LONDON/VIENNA (Reuters) - While other European energy firms are flocking to renewables, Austria’s OMV (OMVV.VI) is sticking with fossil fuels and telling investors it will deliver rising dividends, lower costs and free cash flow at just $25 a barrel.
The strategy seems to be working. OMV has outperformed peers, with its shares up about 25 percent in the past 12 months against a 1.8 percent drop in the sector. Over two years, the gap widens, with OMV up 85 percent and the sector up 13 percent.
Presenting its new targets to 2025 in London on Tuesday, Chief Executive Rainer Seele - who has halved production costs per barrel to around $8 in part by rapidly expanding in Russia - had no qualms about his commitment to a fossil-fuelled future.
“We will not engage in renewables. It’s not part of our strategy. I cannot do everything,” he said, outlining OMV’s 10-billion-euro spending programme to 2025.
Seele’s comments come as other European energy companies such as Shell (RDSa.L), BP Plc (BP.L), Total SA (TOTF.PA) and Statoil (STL.OL) are becoming increasingly active in green energy, seeking to position themselves for the future.
Shell alone has spent $400 million on renewables and electric car charging points in recent months. Analysts at Bernstein reckon ‘Big Oil’ has invested more than $3 billion on renewables acquisitions over the past five years, mostly solar.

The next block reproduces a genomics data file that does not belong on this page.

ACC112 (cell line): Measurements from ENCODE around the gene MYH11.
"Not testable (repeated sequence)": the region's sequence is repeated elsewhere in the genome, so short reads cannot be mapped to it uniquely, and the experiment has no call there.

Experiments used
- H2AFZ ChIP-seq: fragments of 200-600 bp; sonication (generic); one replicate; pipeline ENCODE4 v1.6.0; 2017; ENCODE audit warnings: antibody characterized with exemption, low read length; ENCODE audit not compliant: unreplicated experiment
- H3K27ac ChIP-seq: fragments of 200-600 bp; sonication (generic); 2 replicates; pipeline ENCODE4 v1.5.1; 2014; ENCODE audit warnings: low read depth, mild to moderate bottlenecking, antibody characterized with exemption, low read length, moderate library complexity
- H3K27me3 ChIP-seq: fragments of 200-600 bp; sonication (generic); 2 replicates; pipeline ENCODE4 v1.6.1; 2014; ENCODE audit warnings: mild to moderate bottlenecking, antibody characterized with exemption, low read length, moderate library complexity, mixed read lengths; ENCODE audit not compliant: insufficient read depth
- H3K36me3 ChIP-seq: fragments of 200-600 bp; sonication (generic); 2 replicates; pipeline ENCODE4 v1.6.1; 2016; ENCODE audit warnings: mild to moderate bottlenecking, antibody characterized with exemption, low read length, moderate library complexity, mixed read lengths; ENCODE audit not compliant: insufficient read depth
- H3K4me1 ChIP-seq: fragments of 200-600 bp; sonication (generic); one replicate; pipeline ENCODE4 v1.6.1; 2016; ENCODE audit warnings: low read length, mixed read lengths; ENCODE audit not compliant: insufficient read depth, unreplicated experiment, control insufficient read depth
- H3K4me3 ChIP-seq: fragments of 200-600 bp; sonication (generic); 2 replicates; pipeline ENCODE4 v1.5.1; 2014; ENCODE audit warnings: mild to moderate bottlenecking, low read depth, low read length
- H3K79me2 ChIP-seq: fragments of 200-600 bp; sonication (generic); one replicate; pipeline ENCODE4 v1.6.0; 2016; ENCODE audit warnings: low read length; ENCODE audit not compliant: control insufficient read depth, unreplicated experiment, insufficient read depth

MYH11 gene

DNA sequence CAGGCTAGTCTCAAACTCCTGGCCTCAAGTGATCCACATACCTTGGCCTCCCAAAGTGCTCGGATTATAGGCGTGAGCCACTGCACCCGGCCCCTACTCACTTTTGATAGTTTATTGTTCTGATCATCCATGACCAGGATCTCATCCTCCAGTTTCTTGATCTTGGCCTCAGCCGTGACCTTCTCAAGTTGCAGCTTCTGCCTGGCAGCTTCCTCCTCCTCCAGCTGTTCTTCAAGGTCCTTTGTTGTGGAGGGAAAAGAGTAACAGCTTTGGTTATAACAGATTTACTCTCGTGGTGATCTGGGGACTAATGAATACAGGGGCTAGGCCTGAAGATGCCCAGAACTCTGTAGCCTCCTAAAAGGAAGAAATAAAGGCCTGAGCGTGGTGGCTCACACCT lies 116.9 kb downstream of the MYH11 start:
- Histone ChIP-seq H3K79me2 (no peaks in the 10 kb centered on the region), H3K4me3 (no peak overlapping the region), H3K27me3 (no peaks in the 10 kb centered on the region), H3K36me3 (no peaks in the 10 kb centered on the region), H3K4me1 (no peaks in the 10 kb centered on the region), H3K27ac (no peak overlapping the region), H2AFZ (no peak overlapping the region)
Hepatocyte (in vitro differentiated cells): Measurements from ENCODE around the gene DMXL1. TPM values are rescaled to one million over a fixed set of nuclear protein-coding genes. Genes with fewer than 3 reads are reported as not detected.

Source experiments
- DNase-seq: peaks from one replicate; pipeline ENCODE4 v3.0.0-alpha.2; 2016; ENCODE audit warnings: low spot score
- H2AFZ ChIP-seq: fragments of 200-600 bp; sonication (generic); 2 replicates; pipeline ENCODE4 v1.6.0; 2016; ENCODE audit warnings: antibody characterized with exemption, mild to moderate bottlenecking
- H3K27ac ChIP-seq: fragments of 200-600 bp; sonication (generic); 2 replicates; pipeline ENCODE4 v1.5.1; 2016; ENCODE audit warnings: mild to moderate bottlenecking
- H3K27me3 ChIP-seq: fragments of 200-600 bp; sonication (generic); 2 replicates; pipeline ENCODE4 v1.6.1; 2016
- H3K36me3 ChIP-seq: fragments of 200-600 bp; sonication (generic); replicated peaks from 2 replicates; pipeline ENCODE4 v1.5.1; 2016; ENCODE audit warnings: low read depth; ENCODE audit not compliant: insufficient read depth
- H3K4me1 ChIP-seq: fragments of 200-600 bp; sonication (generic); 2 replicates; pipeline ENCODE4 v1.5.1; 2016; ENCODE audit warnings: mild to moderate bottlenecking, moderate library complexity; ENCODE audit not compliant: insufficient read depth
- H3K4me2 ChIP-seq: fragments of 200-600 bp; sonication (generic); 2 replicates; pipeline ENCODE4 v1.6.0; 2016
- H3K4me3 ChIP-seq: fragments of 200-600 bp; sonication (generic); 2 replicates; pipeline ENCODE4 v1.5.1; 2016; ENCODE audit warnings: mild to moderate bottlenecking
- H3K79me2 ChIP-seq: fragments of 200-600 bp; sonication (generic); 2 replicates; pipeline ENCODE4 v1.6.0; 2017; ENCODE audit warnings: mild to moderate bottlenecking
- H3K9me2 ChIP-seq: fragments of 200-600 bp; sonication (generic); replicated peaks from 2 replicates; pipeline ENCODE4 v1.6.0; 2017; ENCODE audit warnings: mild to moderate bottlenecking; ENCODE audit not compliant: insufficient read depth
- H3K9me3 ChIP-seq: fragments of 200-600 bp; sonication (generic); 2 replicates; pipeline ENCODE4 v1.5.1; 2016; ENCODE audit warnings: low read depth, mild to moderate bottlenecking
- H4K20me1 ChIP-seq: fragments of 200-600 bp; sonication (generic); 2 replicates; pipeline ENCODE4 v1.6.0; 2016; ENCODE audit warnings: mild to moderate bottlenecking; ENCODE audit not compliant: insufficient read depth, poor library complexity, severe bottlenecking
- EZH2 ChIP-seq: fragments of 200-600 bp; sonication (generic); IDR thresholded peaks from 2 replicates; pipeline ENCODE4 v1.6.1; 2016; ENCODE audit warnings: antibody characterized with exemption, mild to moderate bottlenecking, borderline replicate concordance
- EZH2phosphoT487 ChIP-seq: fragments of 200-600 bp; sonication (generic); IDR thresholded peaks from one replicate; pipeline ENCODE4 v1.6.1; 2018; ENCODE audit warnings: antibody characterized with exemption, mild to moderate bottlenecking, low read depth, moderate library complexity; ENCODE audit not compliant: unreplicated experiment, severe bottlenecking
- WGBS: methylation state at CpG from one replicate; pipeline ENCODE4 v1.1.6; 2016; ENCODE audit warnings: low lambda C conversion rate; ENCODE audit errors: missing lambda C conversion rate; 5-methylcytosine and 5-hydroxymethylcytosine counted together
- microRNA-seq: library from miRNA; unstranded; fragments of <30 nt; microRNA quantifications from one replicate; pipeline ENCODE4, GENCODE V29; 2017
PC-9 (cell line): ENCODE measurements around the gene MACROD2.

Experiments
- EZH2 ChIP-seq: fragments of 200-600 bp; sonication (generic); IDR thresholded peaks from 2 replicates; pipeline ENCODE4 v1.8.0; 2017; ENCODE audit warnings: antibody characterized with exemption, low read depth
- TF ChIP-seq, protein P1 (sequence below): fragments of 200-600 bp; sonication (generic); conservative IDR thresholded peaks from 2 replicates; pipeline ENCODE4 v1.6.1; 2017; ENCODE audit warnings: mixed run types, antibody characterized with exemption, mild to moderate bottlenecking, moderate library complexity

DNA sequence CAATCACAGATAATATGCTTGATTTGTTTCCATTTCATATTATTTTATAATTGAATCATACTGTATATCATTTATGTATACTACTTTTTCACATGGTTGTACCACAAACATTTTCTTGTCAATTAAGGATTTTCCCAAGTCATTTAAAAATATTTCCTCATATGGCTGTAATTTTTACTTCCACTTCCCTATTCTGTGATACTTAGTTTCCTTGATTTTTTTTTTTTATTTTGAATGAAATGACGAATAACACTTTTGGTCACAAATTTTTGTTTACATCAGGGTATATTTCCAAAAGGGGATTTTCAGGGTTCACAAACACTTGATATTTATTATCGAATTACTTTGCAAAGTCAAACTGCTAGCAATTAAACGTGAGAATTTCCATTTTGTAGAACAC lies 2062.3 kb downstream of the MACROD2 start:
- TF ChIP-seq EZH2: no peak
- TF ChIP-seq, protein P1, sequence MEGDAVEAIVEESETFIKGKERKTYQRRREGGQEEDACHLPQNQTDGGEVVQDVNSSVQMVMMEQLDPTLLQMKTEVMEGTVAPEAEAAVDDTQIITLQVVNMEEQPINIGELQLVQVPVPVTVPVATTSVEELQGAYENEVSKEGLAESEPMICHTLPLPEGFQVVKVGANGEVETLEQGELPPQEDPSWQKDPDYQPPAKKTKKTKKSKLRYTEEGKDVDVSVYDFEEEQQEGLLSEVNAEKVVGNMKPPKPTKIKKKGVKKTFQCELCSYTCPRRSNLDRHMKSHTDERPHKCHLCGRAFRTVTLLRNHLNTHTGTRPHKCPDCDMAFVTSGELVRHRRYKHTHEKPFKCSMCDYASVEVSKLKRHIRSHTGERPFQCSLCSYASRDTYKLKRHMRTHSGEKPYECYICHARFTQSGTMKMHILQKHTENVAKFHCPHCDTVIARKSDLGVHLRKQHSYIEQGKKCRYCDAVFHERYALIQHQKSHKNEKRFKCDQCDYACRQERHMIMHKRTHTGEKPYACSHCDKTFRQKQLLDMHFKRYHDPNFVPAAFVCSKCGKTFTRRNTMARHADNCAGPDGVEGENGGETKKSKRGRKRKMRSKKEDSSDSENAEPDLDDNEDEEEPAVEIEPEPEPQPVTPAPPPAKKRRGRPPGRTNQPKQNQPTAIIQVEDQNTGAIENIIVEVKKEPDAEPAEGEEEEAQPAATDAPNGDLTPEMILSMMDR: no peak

Gas, the least polluting fossil fuel, is widely expected to be crucial for reducing emissions.
OMV is aiming for the gas part of its portfolio to grow to up to 60 percent of the total by 2025, from just under half. Overall output is expected to almost double between 2015 and 2025 to 600,000 barrels of oil equivalent per day.
Seele’s predecessor had bet on North Sea production, where other producers such as Premier (PMO.L) are looking at costs of up to $18 per barrel. But Seele is slashing costs by selling British North Sea assets, reducing OMV’s Norwegian footprint and boosting output in Russia, the Middle East and New Zealand.
This allows OMV to target costs at around $8 per barrel through 2025, requiring the oil price LCOc1 to be just $25 a barrel to generate free cash flow, compared with the current market price of around $65.
On that basis, OMV plans to keep or raise its dividend. It proposed its highest ever payout of 1.5 euros a share for 2017.
By comparison, BP needs a price of at least $45 per barrel to break even this year, and Statoil around $50.
“OMV’s new growth strategy is encouraging despite some bold ambitions for profitable growth to 2025,” Jefferies, which reaffirmed its buy rating on OMV shares, said in a note.
“The sustainable organic (free cash flow) yield (of around 10 percent) to 2020 is one of the main attractions to this stock,” it said, pointing to peers on below 7 percent.
Editing by Mark Potter